Trotting Horse Weathervane

Trotting Horse Weathervane

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So popular was the sport of horseracing by the mid 19th century that the animal was frequently illustrated in popular lithographic prints sold for cheap decoration of middle class homes. The images provided inspiration for makers of weather vanes increasingly displayed on public buildings and barns in rural areas, providing vital information to help farmers plan when to plant or harvest crops. The mold for this weather vane was created by Joseph Wiley Fiske some time after he opened his factories in New York City and Massachusetts between 1858 and 1861. The vane is of gilded copper. The pattern for it was modeled after a Nathaniel Currier print of a famed trotting horse named “Black Hawk.”

Though debate has centered on whether this was “Long Island Black Hawk” or “Vermont Black Hawk,” the popularity of harness racing, also known as horse trotting, at agricultural fairs can not be doubted. By the late 19th century, betting on horses at race tracks had become a popular American pastime as natives and new immigrants gambled their earnings to take a chance on earning a bonus or losing a bundle.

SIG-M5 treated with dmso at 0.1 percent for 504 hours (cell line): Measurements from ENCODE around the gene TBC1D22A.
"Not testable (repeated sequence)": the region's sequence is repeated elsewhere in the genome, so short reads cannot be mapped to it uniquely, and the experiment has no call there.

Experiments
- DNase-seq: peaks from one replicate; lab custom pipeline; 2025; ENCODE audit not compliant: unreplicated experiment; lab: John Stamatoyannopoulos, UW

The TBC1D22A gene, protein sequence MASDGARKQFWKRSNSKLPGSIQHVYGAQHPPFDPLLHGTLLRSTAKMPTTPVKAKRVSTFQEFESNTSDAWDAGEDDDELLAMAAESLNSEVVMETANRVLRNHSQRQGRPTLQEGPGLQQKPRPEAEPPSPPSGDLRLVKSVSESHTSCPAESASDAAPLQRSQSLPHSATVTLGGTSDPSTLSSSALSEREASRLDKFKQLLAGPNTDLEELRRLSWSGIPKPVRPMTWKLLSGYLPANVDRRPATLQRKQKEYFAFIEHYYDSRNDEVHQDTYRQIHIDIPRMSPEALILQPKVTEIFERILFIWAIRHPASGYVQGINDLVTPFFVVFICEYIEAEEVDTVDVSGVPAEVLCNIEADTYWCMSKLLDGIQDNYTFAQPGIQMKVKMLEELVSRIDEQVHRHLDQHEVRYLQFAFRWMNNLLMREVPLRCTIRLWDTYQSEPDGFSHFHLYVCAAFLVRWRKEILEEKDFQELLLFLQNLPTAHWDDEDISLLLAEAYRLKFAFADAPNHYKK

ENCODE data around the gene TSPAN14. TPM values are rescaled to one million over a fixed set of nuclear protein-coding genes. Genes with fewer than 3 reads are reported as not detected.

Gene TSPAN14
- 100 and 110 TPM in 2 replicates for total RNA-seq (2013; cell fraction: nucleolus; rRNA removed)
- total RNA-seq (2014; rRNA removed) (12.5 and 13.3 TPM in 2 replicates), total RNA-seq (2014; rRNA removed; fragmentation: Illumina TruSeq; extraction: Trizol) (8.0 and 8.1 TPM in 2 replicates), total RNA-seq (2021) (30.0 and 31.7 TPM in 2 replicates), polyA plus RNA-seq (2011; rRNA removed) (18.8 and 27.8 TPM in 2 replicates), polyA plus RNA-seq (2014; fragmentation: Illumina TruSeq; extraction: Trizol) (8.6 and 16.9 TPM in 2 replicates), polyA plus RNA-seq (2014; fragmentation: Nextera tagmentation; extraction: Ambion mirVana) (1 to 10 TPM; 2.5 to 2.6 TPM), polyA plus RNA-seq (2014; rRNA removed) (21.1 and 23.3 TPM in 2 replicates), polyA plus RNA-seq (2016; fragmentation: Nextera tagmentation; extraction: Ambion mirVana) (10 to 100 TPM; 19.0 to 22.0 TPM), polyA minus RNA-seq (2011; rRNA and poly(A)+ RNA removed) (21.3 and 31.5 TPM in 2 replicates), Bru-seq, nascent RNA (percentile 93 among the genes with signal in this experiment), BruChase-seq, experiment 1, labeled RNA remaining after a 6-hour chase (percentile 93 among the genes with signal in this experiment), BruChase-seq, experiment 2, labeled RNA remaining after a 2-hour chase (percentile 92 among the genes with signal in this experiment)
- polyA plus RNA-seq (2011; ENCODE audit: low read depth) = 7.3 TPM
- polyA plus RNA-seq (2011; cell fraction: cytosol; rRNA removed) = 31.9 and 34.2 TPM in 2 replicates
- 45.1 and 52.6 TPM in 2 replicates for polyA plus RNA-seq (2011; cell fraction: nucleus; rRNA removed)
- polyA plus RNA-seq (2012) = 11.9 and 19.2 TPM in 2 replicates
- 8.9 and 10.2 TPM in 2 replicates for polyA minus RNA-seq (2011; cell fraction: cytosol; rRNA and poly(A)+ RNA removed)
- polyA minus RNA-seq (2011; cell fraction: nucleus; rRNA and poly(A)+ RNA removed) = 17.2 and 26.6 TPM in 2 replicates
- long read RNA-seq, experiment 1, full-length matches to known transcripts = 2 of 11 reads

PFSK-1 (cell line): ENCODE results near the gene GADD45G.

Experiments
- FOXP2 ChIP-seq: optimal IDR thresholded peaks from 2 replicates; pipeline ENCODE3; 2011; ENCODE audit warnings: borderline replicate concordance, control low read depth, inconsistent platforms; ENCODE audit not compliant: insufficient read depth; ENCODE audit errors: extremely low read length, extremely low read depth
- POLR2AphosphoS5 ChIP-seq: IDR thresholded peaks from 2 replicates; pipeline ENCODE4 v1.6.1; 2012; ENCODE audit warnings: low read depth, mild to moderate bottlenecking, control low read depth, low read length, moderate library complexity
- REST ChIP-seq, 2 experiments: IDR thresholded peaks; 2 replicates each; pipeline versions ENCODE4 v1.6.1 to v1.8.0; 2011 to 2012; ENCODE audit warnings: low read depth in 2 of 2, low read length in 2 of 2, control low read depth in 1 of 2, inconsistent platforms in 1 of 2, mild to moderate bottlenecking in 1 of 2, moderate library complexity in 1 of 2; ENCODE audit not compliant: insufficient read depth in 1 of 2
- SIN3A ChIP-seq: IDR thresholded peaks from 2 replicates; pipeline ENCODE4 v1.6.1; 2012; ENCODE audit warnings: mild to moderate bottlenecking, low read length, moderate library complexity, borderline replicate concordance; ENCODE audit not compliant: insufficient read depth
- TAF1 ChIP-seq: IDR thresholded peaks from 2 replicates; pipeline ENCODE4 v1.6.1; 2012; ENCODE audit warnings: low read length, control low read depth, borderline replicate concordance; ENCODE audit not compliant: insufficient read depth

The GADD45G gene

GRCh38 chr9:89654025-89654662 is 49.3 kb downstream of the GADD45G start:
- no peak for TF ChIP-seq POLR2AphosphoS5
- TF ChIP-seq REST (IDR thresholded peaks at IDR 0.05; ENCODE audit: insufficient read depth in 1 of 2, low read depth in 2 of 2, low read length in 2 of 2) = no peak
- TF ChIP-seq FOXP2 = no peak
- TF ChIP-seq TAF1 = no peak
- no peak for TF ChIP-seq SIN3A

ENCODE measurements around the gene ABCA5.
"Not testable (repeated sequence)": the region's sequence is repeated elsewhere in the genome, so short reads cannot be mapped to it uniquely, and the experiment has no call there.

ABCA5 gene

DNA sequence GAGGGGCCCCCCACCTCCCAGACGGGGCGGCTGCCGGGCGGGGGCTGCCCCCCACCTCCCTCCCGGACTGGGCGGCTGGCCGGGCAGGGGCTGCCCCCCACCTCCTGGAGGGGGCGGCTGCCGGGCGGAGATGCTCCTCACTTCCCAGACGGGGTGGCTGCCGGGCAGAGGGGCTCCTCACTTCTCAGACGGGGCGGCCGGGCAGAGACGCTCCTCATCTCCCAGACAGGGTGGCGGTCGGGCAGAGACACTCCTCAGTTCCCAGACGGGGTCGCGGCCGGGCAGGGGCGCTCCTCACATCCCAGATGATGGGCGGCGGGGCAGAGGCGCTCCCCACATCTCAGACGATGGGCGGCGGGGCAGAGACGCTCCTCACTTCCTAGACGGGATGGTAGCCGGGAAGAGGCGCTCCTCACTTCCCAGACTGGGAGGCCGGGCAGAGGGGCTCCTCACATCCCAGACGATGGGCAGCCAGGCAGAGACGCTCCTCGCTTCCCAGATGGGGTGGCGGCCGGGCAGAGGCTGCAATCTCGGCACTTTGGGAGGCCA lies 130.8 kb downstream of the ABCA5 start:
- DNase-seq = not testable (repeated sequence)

Object Name
Date made
1850 - 1900
Place Made
United States
Physical Description
copper (overall material)
overall: 66.2 cm; x 26 1/16 in
ID Number
accession number
catalog number
collector/donor number
Credit Line
The Eleanor and Mabel van Alstyne Marsh American Folk Art Collection
See more items in
Cultural and Community Life: Folk Art
Artifact Walls exhibit
Cultures & Communities
Engineering, Building, and Architecture
Data Source
National Museum of American History
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